We’re living in somewhat of a golden era of cocktails. The supply of spirits for these drinks are plentiful, even absurdly so (what’s that you say? You’ve got a new gin?); a rookie bartender’s cocktail knowledge often equals that of a bartender 10 years their senior from back in the day; and punters, more than ever, are putting down their squalid, sweetened alcohol delivery systems of years past and are ordering proper drinks in ever-growing proportions.
So, with all these customers demanding all these drinks from all these bottles of booze on the back bar, smart bartenders are simplifying their service — and batching their booze.
“The main reasons,” says The Gresham’s Ryan Lane, “being speed of service and consistency.”
“Those pesky five to 10 ingredient drinks take up a lot of time if you’re picking up every bottle and pouring, and never mind the fact that the bar’s five deep and you’re a bit flustered and over-pour here and there. Across four to six bartenders night after night, consistency will be right out of whack,” he says.
Merivale’s Petr Dvoracek — who has kindly lent his skills to us here for the There Dots & A Dash recipe — agrees with Lane: “speed and consistency are the reasons we do it,” he says.
Across the country, bars are pumping out cocktails of the highest standard thanks to batching, but one of the arguments against it has come from some bartenders who think of it as the less-romantic, easy way out. The thinking goes that, what do you need the bartender for if not to compound the cocktail before the customer?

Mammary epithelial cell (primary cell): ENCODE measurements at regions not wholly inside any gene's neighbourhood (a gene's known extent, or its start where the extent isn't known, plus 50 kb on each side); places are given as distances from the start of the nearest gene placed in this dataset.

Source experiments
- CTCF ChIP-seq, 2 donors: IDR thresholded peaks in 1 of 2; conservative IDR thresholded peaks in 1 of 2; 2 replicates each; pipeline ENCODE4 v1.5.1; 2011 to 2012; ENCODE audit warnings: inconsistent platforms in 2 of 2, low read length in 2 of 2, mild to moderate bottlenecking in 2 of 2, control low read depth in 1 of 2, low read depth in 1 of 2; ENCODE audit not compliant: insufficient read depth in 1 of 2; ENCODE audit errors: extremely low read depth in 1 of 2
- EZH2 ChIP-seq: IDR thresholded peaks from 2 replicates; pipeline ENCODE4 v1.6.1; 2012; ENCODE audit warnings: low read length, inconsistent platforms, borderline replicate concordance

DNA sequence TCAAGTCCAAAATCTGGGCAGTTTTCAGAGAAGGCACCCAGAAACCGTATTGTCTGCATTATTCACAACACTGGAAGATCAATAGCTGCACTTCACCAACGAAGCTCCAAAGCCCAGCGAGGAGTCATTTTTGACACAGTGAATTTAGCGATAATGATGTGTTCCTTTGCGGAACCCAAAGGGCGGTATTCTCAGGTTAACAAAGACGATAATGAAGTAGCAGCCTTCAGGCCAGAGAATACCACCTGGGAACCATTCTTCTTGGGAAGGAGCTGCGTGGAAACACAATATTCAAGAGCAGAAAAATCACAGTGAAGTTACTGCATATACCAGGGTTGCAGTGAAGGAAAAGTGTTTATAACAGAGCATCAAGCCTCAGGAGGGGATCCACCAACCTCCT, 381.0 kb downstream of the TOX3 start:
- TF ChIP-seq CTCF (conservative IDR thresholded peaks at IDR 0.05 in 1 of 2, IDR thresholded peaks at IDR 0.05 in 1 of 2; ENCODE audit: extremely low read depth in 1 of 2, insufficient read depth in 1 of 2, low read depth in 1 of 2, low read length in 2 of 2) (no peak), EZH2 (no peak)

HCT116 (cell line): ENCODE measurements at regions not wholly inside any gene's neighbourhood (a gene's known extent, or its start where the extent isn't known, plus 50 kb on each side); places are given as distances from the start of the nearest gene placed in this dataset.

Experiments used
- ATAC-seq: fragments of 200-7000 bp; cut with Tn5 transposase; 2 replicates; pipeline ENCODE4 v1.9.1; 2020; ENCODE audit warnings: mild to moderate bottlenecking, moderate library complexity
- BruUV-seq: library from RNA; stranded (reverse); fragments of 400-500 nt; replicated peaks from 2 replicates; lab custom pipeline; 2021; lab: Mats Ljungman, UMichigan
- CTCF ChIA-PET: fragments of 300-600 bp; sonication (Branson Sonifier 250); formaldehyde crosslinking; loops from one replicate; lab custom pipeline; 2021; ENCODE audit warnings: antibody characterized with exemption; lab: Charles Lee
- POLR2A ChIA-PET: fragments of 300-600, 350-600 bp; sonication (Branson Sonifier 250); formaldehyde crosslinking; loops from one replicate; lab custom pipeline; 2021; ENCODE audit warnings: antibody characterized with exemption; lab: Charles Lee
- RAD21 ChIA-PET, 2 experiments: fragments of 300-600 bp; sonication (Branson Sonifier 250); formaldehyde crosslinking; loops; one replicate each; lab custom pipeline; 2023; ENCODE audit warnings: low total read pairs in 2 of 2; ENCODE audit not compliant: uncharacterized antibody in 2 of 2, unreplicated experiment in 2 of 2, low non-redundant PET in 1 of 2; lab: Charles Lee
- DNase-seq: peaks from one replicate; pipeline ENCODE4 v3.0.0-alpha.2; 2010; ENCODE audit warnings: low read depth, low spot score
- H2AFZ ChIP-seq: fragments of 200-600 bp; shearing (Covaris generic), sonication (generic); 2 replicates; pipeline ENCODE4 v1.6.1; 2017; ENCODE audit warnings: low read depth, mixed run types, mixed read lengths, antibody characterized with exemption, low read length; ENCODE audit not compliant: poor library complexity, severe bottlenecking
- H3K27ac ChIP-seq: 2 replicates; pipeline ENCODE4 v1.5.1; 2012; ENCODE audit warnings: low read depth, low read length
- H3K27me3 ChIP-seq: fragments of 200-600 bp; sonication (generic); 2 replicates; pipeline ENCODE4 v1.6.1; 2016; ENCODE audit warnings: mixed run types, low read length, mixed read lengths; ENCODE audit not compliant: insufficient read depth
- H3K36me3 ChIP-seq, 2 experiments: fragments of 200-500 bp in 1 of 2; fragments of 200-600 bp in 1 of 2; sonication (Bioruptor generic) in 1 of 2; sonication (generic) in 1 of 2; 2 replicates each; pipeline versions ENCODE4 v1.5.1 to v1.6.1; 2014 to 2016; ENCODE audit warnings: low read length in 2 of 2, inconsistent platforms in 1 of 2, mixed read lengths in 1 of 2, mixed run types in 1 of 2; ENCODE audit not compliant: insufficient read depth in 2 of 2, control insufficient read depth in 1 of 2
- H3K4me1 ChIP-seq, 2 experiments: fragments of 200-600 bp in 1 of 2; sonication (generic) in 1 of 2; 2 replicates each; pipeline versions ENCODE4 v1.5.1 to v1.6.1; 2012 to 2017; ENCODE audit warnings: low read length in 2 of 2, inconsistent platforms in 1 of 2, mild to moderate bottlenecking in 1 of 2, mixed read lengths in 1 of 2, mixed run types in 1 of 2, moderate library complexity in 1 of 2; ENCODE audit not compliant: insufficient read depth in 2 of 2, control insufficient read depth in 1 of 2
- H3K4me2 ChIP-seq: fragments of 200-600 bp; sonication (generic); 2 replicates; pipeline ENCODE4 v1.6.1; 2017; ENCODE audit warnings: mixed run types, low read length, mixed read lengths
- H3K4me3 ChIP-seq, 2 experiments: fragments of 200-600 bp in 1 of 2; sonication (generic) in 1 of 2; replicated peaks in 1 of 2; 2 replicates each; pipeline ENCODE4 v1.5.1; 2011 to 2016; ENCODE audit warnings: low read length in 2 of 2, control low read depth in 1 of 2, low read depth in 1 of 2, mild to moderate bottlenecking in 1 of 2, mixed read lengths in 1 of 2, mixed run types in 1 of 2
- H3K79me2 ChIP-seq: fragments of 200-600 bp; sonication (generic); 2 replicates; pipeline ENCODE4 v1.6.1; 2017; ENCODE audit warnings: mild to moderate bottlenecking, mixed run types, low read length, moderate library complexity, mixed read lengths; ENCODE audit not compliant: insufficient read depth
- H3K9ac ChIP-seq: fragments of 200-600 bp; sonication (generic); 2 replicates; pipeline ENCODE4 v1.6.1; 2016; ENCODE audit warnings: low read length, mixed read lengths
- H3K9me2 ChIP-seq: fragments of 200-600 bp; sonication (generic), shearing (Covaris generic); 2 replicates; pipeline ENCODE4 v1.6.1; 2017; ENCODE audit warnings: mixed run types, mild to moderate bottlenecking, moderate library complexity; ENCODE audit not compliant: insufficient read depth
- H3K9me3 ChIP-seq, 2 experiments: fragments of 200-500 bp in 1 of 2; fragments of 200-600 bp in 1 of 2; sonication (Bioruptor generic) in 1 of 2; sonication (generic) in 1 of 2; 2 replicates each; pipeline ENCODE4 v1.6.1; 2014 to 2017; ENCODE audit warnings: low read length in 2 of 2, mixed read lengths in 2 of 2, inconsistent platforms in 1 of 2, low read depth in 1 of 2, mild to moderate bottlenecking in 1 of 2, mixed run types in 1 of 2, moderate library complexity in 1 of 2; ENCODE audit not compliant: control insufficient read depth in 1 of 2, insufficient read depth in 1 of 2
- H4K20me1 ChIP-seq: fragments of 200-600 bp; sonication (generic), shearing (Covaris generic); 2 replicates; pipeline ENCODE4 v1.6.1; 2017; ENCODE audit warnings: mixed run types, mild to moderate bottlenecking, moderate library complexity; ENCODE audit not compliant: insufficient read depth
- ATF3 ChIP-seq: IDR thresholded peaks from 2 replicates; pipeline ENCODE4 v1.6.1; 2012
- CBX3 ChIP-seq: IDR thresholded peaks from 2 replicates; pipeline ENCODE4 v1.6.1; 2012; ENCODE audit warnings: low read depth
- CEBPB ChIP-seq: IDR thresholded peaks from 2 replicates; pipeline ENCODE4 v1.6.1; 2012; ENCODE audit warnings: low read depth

The Garden State Hotel’s Kevin Peters initially shared this concern.
“I remember the first bar I used batching at was Bathtub Gin NYC,” he says.
“I remember walking into the bar and seeing that we batched all of our ingredients — spirits, juices, syrups, bitters and all and I thought they were crazy!”
In the end, however, Peters was won over by the simplified service in a super busy bar.
“By the end of my first shift I jokingly kissed the batch bottles because I never would have been able to keep up with making the drinks from scratch as we were that busy!” he says.
Three Dots & A Dash recipe
- 30ml rhum agricole
- 30ml Guyana rum
- 15ml Pierre Ferrand Dry Curaçao.
- 15ml MONIN Falernum
- 15ml MONIN Lemon, Ginger & Honey Syrup
- 7.5ml pimento dram
- 10ml lime juice
- 3 dashes of Angostura aromatic bitters
Shake all ingredients with ice, then strain over crushed ice in a tall glass.
This recipe is for a single serve, but we’ve batched the rums, pimento dram, and bitters together for speed. The syrups haven’t been batched; that way, when you add the juices, you can still adjust the sweetness for balance.
Notes on Ingredients
- If you’re thinking tiki, you’ll need Monin’s Falernum. It’s a mix of spices, lime and almond, and is a staple ingredient in many tiki drinks. It’s also featured in fine classic cocktails like The Royal Bermuda Yacht Club and the Corn & Oil.
- Lemon, ginger and honey has long been a remedy for when cold weather hits and you feel a little worse for wear. We’ve used it here as a substitute for honey syrup — it gives a hint of zesty lemon and spicy ginger ot the drink.
- All Monin syrups are made using pure cane sugar — none of that high-fructose corn syrup here — and offer a concentrated dose of flavour to add an extra dimension to drinks.